We often have so little to work on when trying to recreate the past. Today, there is a plethora of facts and information about everyone. Nothing is private. In our age of social media, it seems just about everything is available on that screen.
That day, I looked up to see a woman and a young boy about my age, walking on the sidewalk, coming from the area beyond my permitted range. The woman was heavy-set, more than plump, and smiled at me. I smiled back and looked with interest at the boy. He grinned shyly and ducked his head. I remember the feathery length of his eyelashes, the wondrous shining of his eyes and his startlingly white teeth.
n the 1960s, the Afro was seen as a political statement of black consciousness. Angela Davis, who sported a famously large Afro, did much to change that negative perception of beauty, and she is still regarded as an icon of black empowerment.
I remember how it was before he left. The sun was shining a brilliant gold, the way that it does in late afternoon on a day somewhere between summer and autumn. The sky was a light shade of blue with those big fluffy clouds that change shape the longer you looked at them, the kind that when they traveled over the sun you could see its rays glimmering through.
Nobody knows that I come here at night, every night; nobody even cares enough to notice. I sneak out of my uncle’s cabin before he is even asleep, while he is still sitting like a fat drooling dog in front of the TV drinking his tenth beer.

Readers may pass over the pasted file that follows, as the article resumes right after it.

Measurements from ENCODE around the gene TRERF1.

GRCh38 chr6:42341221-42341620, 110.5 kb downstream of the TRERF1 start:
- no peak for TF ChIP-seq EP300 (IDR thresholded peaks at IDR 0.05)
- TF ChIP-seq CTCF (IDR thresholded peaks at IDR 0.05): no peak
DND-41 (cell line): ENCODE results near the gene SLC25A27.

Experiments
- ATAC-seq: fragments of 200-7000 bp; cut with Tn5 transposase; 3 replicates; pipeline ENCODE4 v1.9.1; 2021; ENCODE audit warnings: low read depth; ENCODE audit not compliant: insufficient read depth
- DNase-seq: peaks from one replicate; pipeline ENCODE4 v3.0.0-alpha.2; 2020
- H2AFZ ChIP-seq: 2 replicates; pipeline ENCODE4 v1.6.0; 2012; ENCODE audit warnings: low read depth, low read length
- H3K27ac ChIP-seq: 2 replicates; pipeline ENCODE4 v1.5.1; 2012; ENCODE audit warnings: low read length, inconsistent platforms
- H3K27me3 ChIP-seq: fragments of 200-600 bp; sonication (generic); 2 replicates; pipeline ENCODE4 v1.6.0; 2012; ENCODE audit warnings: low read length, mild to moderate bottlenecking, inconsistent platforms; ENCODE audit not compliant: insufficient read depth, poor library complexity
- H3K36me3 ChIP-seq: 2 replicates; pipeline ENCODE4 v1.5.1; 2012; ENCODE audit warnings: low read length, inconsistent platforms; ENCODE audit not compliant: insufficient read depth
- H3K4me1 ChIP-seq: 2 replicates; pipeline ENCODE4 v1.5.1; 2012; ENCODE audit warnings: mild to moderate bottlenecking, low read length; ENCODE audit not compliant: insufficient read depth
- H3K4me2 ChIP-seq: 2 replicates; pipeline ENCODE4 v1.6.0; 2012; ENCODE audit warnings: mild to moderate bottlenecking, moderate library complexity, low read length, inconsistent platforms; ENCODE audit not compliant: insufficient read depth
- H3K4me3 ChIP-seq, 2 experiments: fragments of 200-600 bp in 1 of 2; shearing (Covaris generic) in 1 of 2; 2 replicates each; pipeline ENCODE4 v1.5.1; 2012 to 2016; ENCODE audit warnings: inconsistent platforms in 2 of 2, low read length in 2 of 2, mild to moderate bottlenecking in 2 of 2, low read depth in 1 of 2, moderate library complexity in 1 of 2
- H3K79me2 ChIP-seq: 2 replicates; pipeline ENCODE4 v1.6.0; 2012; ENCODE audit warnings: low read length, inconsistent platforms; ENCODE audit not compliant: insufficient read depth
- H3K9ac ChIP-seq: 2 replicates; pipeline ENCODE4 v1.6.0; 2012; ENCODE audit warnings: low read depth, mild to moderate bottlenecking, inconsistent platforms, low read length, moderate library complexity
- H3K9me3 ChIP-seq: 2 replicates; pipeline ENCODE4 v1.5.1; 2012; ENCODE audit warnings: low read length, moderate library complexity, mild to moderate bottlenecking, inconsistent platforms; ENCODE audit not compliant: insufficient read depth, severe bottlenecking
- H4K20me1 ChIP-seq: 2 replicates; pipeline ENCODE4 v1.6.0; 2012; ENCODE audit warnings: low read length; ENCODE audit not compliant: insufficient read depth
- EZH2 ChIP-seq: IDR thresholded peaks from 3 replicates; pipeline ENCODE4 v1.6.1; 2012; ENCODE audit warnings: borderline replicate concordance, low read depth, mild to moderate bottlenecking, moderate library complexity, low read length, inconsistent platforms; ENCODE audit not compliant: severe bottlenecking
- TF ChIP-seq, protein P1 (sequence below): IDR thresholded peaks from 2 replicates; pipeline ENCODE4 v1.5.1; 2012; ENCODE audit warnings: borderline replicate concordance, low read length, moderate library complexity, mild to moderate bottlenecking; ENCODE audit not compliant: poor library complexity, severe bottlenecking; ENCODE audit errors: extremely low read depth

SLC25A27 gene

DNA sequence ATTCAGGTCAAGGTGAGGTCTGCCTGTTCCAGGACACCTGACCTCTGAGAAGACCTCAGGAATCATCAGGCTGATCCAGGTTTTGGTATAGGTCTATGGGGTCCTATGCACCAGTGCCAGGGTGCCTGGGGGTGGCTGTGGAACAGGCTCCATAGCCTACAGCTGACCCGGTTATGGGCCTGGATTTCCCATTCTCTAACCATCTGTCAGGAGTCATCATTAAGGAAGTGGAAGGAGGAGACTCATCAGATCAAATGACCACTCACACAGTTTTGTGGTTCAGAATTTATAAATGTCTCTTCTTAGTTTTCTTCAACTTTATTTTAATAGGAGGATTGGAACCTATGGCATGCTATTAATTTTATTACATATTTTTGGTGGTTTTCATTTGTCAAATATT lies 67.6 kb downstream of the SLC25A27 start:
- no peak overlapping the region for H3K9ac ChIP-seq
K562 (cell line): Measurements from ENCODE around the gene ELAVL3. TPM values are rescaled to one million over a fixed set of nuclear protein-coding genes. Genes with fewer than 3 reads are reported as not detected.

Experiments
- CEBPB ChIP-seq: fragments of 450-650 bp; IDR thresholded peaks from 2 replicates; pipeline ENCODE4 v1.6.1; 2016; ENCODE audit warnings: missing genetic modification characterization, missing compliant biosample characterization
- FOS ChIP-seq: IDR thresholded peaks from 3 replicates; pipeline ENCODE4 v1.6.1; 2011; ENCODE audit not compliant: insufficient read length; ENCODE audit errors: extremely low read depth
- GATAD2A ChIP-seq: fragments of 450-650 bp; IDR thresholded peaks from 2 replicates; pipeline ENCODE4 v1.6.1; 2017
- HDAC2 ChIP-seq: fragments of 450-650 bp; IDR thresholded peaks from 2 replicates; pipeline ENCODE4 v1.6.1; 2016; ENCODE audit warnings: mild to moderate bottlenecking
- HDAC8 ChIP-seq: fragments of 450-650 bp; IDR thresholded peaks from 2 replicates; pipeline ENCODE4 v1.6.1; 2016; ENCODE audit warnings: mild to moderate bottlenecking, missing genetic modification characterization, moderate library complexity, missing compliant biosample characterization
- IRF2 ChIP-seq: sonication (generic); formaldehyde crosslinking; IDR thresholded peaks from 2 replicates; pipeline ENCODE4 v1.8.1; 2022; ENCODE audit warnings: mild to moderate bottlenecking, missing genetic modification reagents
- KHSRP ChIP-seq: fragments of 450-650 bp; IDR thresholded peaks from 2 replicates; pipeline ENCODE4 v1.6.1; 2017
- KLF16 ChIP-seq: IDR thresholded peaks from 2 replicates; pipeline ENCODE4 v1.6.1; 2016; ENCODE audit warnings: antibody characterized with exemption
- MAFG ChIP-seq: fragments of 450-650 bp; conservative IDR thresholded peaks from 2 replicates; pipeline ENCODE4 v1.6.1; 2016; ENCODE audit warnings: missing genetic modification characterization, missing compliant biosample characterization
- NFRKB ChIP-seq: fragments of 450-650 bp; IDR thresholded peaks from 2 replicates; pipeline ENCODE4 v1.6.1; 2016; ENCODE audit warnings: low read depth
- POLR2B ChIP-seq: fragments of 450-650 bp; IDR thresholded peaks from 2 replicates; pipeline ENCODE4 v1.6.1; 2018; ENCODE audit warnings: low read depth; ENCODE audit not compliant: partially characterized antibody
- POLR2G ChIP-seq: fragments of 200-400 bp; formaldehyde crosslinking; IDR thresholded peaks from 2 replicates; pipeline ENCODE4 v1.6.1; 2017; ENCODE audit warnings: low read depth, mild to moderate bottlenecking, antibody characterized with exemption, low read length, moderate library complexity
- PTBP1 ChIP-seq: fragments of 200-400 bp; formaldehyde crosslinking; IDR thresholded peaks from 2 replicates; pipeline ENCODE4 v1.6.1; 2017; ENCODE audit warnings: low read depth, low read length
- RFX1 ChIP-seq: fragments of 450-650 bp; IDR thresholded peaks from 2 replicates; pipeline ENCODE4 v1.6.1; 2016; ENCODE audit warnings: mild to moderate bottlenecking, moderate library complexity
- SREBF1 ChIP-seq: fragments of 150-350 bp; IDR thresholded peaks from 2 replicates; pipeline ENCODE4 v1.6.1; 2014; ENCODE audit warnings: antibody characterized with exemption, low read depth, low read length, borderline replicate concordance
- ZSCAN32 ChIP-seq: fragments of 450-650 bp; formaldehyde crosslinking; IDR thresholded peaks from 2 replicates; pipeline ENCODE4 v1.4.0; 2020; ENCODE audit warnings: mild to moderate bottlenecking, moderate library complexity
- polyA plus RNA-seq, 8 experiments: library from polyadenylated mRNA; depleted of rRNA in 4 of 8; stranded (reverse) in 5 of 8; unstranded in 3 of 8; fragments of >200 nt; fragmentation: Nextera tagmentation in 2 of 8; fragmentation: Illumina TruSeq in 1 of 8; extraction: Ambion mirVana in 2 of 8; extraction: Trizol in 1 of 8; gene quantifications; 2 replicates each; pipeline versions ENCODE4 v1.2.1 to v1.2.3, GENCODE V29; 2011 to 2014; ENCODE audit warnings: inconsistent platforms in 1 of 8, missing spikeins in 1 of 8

Olive struck the ground with her foot as she drove her scooter over and over the same patch of sidewalk in front of her house. It was her car, and she was driving it to work; she must take care to stop at all of the stoplights and to never go above the speed limit. Her little sister, Amy, had decided to quit the game, but the disappointment was only temporary. She had her imaginary friends to play with, and they made good playmates.
Maude Mabel was particular. Maude always kept her room spotless and her fur clean. Her clothes were all folded neatly in her dresser drawers, and her coats and dresses remained hanging in her closet with the hangers all facing in the same direction.
We met again later freshman year, and she was Fanny’s cool friend. My only friends were my roommates and some people who lived on my floor like Fanny, so Fanny bringing a girl from the outside conferred some sort of status upon them both. Well, at least to me it did.
Speaking to the anxieties, both modern and timeless, of the teen and young-twenties girl, Mitski unwaveringly roots for the underdog; pretty much any situation you can imagine feeling like you are definitely gunna die, Mitski has probably already sung about it.
Mainstream hip-hop music has always had a reputation for the genre’s recurring themes of money, drugs, and women, evoking for those outside the community what may now a stereotypical image of conceited rappers boasting about gold chains and the bevies of prostitutes in their narcotic-filled Ferraris. Many artists, however, employ hip-hop as a tool for protest and spreading awareness. Kendrick Lamar is one of them.